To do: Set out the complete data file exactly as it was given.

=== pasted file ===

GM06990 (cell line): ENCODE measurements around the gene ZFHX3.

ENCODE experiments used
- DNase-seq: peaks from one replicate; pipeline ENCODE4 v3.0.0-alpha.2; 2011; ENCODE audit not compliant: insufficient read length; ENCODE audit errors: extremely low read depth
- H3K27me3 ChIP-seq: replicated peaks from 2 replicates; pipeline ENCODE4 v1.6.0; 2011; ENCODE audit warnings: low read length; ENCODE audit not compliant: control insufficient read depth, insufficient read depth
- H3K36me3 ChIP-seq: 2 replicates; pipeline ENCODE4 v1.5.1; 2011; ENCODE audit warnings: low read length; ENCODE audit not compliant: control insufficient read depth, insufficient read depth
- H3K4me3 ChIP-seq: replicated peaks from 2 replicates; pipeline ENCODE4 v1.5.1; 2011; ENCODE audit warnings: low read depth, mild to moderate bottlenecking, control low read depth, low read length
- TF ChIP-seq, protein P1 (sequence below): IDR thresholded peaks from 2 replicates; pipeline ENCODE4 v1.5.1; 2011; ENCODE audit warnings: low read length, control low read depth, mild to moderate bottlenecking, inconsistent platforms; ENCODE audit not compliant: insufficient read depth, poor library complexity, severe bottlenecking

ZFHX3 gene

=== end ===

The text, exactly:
GM06990 (cell line): ENCODE measurements around the gene ZFHX3.

ENCODE experiments used
- DNase-seq: peaks from one replicate; pipeline ENCODE4 v3.0.0-alpha.2; 2011; ENCODE audit not compliant: insufficient read length; ENCODE audit errors: extremely low read depth
- H3K27me3 ChIP-seq: replicated peaks from 2 replicates; pipeline ENCODE4 v1.6.0; 2011; ENCODE audit warnings: low read length; ENCODE audit not compliant: control insufficient read depth, insufficient read depth
- H3K36me3 ChIP-seq: 2 replicates; pipeline ENCODE4 v1.5.1; 2011; ENCODE audit warnings: low read length; ENCODE audit not compliant: control insufficient read depth, insufficient read depth
- H3K4me3 ChIP-seq: replicated peaks from 2 replicates; pipeline ENCODE4 v1.5.1; 2011; ENCODE audit warnings: low read depth, mild to moderate bottlenecking, control low read depth, low read length
- TF ChIP-seq, protein P1 (sequence below): IDR thresholded peaks from 2 replicates; pipeline ENCODE4 v1.5.1; 2011; ENCODE audit warnings: low read length, control low read depth, mild to moderate bottlenecking, inconsistent platforms; ENCODE audit not compliant: insufficient read depth, poor library complexity, severe bottlenecking

ZFHX3 gene